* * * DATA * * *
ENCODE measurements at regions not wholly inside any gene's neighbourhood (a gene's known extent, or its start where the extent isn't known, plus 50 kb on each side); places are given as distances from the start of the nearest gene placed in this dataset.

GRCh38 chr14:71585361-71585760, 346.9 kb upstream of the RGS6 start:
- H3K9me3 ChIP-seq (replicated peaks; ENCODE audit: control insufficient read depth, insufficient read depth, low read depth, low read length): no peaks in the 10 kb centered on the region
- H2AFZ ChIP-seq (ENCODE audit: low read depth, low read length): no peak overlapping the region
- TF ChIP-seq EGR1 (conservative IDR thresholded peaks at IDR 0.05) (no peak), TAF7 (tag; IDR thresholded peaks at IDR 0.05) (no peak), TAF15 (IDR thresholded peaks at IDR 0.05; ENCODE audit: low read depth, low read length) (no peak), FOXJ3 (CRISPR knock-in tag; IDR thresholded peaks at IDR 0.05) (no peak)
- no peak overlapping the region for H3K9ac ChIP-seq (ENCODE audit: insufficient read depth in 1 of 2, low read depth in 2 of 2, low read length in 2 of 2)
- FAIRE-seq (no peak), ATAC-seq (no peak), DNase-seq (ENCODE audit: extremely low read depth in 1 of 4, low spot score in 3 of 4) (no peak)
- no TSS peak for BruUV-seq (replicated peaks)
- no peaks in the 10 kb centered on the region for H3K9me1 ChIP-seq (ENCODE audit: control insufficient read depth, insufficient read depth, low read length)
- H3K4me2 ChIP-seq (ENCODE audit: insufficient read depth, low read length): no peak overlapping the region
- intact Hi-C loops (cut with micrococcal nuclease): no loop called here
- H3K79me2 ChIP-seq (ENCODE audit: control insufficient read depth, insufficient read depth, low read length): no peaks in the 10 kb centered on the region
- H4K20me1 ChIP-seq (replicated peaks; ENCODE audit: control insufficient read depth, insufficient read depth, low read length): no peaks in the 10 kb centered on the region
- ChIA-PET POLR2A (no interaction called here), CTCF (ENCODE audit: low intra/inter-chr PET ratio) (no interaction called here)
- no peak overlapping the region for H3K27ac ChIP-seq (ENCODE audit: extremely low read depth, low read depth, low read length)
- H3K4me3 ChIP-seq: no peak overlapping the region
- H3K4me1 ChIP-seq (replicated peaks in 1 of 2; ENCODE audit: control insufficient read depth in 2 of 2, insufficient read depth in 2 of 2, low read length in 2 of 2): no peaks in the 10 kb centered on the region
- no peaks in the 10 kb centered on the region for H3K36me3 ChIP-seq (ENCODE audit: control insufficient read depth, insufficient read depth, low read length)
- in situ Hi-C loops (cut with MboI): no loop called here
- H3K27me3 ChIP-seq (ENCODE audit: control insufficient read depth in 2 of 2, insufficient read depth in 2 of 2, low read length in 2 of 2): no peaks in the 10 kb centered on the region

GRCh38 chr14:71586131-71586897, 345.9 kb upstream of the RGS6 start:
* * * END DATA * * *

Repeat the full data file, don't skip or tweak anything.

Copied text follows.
ENCODE measurements at regions not wholly inside any gene's neighbourhood (a gene's known extent, or its start where the extent isn't known, plus 50 kb on each side); places are given as distances from the start of the nearest gene placed in this dataset.

GRCh38 chr14:71585361-71585760, 346.9 kb upstream of the RGS6 start:
- H3K9me3 ChIP-seq (replicated peaks; ENCODE audit: control insufficient read depth, insufficient read depth, low read depth, low read length): no peaks in the 10 kb centered on the region
- H2AFZ ChIP-seq (ENCODE audit: low read depth, low read length): no peak overlapping the region
- TF ChIP-seq EGR1 (conservative IDR thresholded peaks at IDR 0.05) (no peak), TAF7 (tag; IDR thresholded peaks at IDR 0.05) (no peak), TAF15 (IDR thresholded peaks at IDR 0.05; ENCODE audit: low read depth, low read length) (no peak), FOXJ3 (CRISPR knock-in tag; IDR thresholded peaks at IDR 0.05) (no peak)
- no peak overlapping the region for H3K9ac ChIP-seq (ENCODE audit: insufficient read depth in 1 of 2, low read depth in 2 of 2, low read length in 2 of 2)
- FAIRE-seq (no peak), ATAC-seq (no peak), DNase-seq (ENCODE audit: extremely low read depth in 1 of 4, low spot score in 3 of 4) (no peak)
- no TSS peak for BruUV-seq (replicated peaks)
- no peaks in the 10 kb centered on the region for H3K9me1 ChIP-seq (ENCODE audit: control insufficient read depth, insufficient read depth, low read length)
- H3K4me2 ChIP-seq (ENCODE audit: insufficient read depth, low read length): no peak overlapping the region
- intact Hi-C loops (cut with micrococcal nuclease): no loop called here
- H3K79me2 ChIP-seq (ENCODE audit: control insufficient read depth, insufficient read depth, low read length): no peaks in the 10 kb centered on the region
- H4K20me1 ChIP-seq (replicated peaks; ENCODE audit: control insufficient read depth, insufficient read depth, low read length): no peaks in the 10 kb centered on the region
- ChIA-PET POLR2A (no interaction called here), CTCF (ENCODE audit: low intra/inter-chr PET ratio) (no interaction called here)
- no peak overlapping the region for H3K27ac ChIP-seq (ENCODE audit: extremely low read depth, low read depth, low read length)
- H3K4me3 ChIP-seq: no peak overlapping the region
- H3K4me1 ChIP-seq (replicated peaks in 1 of 2; ENCODE audit: control insufficient read depth in 2 of 2, insufficient read depth in 2 of 2, low read length in 2 of 2): no peaks in the 10 kb centered on the region
- no peaks in the 10 kb centered on the region for H3K36me3 ChIP-seq (ENCODE audit: control insufficient read depth, insufficient read depth, low read length)
- in situ Hi-C loops (cut with MboI): no loop called here
- H3K27me3 ChIP-seq (ENCODE audit: control insufficient read depth in 2 of 2, insufficient read depth in 2 of 2, low read length in 2 of 2): no peaks in the 10 kb centered on the region

GRCh38 chr14:71586131-71586897, 345.9 kb upstream of the RGS6 start: